Little more than 3000 bottles are produced per vintage.
7. Acopinyat, Dalt Turo
- Grape varieties: Callet 60%, Mantonegro 20%, Merlot 15%, y Cabernet Sauvignon 5%.
- Alcohol: 12.5%
- Production: 7248 bottles
This is a white wine made using only red grapes, known locally as a “blanc de negres”. The grapevines are grown in “Call Vermell” (the name of the red clay soil in this region). The winery and its vineyards are on the plot of an old stone quarry with high clay content and little depth. The underground is made up of ancient dunes fossilized seascapes in marès (calcareous sandstones), some of which are 3 million years old.
The main grape used in this wine is the callet grape, which is normally used in light reds and rosés. For this wine the grapes selected are the ones from the youngest vines. They are pressed very lightly and marceration is without the skins giving a straw-coloured wine. It offers a light marine aroma, essence of white fruits with a touch of vegetable fragrance. Dry, structured and with good acidity on the palate, it gives way to a refreshing and long finish.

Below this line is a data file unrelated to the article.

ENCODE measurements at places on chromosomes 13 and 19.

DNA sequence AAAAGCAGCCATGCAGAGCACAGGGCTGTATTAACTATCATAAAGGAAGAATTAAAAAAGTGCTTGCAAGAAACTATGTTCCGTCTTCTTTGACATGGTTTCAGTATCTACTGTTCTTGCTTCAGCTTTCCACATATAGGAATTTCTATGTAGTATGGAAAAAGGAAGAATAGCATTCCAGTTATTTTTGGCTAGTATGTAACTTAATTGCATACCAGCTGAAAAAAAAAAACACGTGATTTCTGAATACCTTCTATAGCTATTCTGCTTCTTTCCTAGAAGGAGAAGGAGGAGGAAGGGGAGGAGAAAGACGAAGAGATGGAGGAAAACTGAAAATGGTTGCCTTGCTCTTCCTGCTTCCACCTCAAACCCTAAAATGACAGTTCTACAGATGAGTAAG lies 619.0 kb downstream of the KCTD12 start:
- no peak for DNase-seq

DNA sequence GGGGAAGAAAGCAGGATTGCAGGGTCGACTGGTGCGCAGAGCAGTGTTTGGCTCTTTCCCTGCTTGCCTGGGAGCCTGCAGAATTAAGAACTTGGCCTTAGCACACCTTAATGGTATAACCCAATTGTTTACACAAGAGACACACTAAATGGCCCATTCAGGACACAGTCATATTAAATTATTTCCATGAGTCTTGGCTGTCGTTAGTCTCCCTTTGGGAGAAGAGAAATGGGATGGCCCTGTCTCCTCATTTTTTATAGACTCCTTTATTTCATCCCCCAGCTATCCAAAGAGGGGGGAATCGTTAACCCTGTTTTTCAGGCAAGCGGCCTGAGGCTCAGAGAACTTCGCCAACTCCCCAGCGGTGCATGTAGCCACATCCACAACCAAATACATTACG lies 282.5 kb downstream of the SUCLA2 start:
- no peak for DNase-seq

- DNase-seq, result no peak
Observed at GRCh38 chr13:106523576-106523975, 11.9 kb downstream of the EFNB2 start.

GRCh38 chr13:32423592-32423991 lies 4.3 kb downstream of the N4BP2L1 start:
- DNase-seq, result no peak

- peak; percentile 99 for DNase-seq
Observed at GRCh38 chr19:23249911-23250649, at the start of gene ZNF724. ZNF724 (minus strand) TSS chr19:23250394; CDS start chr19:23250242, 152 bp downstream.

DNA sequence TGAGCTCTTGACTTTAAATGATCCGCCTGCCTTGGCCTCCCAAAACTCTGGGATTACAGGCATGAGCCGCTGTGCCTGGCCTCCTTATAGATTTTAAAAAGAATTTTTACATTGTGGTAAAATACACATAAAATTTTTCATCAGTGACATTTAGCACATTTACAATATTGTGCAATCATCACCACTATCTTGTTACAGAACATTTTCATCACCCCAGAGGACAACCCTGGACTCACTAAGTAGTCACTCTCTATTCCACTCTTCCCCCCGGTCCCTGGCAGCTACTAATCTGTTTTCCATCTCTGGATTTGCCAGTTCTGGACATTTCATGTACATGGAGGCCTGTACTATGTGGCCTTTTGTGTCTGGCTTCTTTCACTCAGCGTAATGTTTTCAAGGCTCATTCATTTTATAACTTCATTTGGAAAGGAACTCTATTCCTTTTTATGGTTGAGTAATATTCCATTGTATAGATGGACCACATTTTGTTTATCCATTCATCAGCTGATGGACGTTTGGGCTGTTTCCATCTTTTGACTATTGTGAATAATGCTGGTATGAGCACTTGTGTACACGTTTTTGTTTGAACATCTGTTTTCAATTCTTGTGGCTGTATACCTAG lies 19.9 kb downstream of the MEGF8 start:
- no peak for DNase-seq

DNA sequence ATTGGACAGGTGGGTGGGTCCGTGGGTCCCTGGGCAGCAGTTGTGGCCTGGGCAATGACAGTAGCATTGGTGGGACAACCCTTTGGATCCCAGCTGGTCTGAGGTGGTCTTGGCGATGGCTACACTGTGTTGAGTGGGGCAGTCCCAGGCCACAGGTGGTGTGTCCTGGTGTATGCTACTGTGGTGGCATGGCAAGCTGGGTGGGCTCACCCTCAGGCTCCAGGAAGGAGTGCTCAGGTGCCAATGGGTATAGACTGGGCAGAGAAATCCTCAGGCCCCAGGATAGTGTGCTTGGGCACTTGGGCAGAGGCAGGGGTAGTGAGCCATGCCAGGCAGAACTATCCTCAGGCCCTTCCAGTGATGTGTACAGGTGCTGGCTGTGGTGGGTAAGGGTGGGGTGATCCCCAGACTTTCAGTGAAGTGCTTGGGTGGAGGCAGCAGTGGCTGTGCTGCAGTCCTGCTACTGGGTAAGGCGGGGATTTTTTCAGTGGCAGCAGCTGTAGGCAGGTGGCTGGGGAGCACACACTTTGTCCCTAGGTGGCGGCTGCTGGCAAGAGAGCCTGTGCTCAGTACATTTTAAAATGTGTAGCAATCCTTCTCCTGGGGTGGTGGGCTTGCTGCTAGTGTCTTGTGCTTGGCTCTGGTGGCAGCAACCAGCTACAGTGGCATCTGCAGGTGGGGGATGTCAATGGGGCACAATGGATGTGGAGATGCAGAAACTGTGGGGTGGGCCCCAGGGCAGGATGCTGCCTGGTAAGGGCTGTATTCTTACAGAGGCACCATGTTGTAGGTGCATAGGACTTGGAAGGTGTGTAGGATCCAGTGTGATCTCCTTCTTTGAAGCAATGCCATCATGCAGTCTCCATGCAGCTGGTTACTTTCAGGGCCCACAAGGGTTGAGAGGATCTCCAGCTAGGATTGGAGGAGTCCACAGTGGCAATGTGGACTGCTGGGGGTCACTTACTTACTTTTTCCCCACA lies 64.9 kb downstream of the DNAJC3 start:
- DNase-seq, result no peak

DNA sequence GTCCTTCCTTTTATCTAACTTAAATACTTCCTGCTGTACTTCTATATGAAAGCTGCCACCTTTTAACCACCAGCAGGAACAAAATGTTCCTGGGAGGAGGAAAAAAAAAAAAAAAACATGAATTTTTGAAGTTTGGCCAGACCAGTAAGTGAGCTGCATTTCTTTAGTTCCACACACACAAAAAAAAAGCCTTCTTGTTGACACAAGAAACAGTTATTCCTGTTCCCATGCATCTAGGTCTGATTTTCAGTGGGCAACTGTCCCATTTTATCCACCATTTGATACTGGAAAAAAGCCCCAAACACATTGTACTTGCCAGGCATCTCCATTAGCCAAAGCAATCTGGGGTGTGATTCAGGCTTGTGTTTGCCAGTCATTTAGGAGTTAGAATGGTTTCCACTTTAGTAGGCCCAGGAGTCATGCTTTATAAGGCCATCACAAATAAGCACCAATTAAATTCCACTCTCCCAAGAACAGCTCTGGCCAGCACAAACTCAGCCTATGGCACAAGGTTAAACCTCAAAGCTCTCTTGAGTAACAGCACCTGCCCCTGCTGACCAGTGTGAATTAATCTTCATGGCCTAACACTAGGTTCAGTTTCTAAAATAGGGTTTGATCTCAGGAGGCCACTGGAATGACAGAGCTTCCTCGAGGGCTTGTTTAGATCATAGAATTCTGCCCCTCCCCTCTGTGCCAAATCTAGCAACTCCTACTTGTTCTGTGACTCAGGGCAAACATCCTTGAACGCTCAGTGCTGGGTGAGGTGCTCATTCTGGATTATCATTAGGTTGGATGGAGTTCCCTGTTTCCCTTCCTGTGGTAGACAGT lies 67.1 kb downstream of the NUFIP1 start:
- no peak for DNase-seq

8. Sa Vall, Vins Miquel Gelabert
- Grape varieties: Giró Blanc, Viognier and a little Pinot Noir.
- Serving Temperature: Between 6ºC and 7ºC
- Pairing note: fish in sauce, grilled, stews, baked fish and fresh seafood.
The Sa Vall wine from Vins Miquel Gelabert has the D.O. Pla i Llevant appellation, the winery being located in Manacor. The blend of grapes is unusual, giving an interesting and unique wine, which is aged in French oak on lees for six months and has an alcohol content of 13.5%. The best grapes of the harvest are selected for this wine.
9. Can Xicatla, Can Verdura
- Grape varieties: 100% Mantonegro
- Alcohol content: 14%
- Appellation: Vi de la Terra de Mallorca
This is another interesting blanc de negres (white wine made from red grapes). In this case just the one variety: Mantonegro from 60-year-old vines. The winery and the vineyards are located in Binissalem, though the appellation of this wine is D.O. Vi de la Terra de Mallorca. The soil is “Call Vermell”, typical red clay due to its richness in non assimilable iron.